Day 5 sees us driving North towards Dettifoss, the largest waterfall in Iceland in terms of volume of water and reputed to be the most powerful in Europe. It is 100 meters (330 ft) wide and a drop of about 45 meters (150 ft) down into Jokulsargljufur Canyon. To access Dettifoss we came off Route 1 and joined the tarmac paved Route 862 that leads into the West side of the Waterfall. It is also possible to access it from the East side via a gravel road Route 864, but we did not visit the East side. There is a large car park and toilet facilities, and it was not particularly busy when we visited but in the summer months apparently it can get quite busy. From the car park it is about 15 minutes gentle down hill, there is well marked trails through what it looks like a post apocalypse landscape of dark lava and volcanic ash terrain in itself a very interesting and surreal experience. You can hear the thundering of the falls before you can see it and get very close and personal with this fabulous force of nature. Dettifoss falls from the Canyon’s edge into a gorge with such force that it projects a huge plume of spray up in the air and as the sun shines on it beautiful double rainbows are formed. I lost count of how many beautiful rainbows we saw as we stared down into this mighty roaring waterfall.

Dettifoss and a rainbow

Dettifoss and a double rainbow

Back on Route 1 we are now driving towards the Myvatn Region an area of turbulent geological activity as fierce volcanic eruptions have created and transformed this area, The volcanic zone in this area lies on the boundary of the Eurasian and American Tectonic plates, as the plates move at a rate of about 2 cm every year, volcanic lava wells up between the plates and fills up the ridge .  There are a group of lava craters also know as pseudo craters or rootless vents on the shores of Lake Myvatn and also form little islets on the Lake. The formation of lava lakes created by the pseudo craters eventually gave way to the formation of a forest of rock pillars the biggest of which is called Dimmuborgir. All geologic formations in this area are quite recent dating from the Ice Age and the glacial periods. It is a little nerve wrecking to think of what is going on underground as hot magma sits quietly and deadly waiting to burst out!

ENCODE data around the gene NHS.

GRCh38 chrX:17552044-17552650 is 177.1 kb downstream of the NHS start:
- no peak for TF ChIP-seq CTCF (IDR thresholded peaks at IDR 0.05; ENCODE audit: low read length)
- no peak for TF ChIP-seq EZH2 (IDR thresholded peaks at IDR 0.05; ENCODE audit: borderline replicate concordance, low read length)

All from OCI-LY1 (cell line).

From Route 1 as we approached Myvatn an awful smell hit us and then we saw it, just in from of us the red/orange lunar-like landscape of Hverir with it’s belching mud flaps and boiling cauldrons, steaming vents and piping fumaroles that hiss a strange noise as steam jets out from the ground below. We parked the car already holding our noses, but totally mesmerized by the most strange and surreal of landscapes.

Surreal Hverir

Surreal Hverir, like giant earth blisters

Powerful stench of sulphur

Powerful stench of sulphur, hold your nose

Grey and blue boiling mud cauldrons

Grey and blue boiling and bubbling mud cauldrons

We found a lovely camp site with very good facilities and got ready to visit the Myvatn Nature Baths, Northern Iceland’s answer to the Blue Lagoon but a lot smaller and less busy. We loved spending a few hours soaking on the warm, milky and mineral rich water whilst taking in the panoramic views of its surrounding. Already late afternoon, the air was cool but the water was lovely and warm and we did not feel cold at all.

Relaxing soak at the Myvatn Nature Baths

Relaxing soak at the Myvatn Nature Baths

All this relaxing in the warm waters of the Nature Baths gave us a ravenous appetite so we found a fantastic place to eat just a stone’s throw from our camp site, called Vogafjos also known as The Cow Shed. It is located at a dairy farm, surrounded by lush countryside and you can eat a meal with either views over the lush country side or of the farmers milking the cows in the shed which is fully visible from a glass window connected to the restaurant. The food is all about the local produce and it was just divine, a great way to finish off another outstanding day of exploring Iceland.

Locally sourced ingredients for a divine meal

Locally sourced ingredients at Vogafjos

Our day 5 on Route 1 including D-tour to see Dettifoss

Our day 5 on Route 1 including D-tour to see Dettifoss